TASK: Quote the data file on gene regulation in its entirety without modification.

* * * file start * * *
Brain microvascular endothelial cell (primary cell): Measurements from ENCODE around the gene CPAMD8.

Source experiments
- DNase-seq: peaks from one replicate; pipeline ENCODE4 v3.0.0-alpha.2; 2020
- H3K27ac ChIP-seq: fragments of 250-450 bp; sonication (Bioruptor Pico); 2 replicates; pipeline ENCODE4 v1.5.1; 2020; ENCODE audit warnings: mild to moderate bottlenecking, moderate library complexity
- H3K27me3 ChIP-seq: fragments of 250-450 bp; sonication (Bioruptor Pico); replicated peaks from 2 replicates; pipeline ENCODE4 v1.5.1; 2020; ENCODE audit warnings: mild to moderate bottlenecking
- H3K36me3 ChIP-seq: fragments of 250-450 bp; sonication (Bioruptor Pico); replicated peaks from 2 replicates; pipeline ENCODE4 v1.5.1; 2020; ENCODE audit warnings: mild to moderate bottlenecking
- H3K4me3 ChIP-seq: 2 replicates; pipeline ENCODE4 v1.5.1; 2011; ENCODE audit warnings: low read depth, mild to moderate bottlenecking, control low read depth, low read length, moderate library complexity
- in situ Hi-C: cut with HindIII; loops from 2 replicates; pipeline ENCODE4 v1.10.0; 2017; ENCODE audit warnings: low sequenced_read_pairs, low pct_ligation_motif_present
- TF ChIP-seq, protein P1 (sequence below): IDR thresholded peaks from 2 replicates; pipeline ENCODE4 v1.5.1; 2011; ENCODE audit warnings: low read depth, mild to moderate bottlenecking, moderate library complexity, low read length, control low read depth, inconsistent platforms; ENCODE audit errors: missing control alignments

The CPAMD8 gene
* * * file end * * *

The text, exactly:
Brain microvascular endothelial cell (primary cell): Measurements from ENCODE around the gene CPAMD8.

Source experiments
- DNase-seq: peaks from one replicate; pipeline ENCODE4 v3.0.0-alpha.2; 2020
- H3K27ac ChIP-seq: fragments of 250-450 bp; sonication (Bioruptor Pico); 2 replicates; pipeline ENCODE4 v1.5.1; 2020; ENCODE audit warnings: mild to moderate bottlenecking, moderate library complexity
- H3K27me3 ChIP-seq: fragments of 250-450 bp; sonication (Bioruptor Pico); replicated peaks from 2 replicates; pipeline ENCODE4 v1.5.1; 2020; ENCODE audit warnings: mild to moderate bottlenecking
- H3K36me3 ChIP-seq: fragments of 250-450 bp; sonication (Bioruptor Pico); replicated peaks from 2 replicates; pipeline ENCODE4 v1.5.1; 2020; ENCODE audit warnings: mild to moderate bottlenecking
- H3K4me3 ChIP-seq: 2 replicates; pipeline ENCODE4 v1.5.1; 2011; ENCODE audit warnings: low read depth, mild to moderate bottlenecking, control low read depth, low read length, moderate library complexity
- in situ Hi-C: cut with HindIII; loops from 2 replicates; pipeline ENCODE4 v1.10.0; 2017; ENCODE audit warnings: low sequenced_read_pairs, low pct_ligation_motif_present
- TF ChIP-seq, protein P1 (sequence below): IDR thresholded peaks from 2 replicates; pipeline ENCODE4 v1.5.1; 2011; ENCODE audit warnings: low read depth, mild to moderate bottlenecking, moderate library complexity, low read length, control low read depth, inconsistent platforms; ENCODE audit errors: missing control alignments

The CPAMD8 gene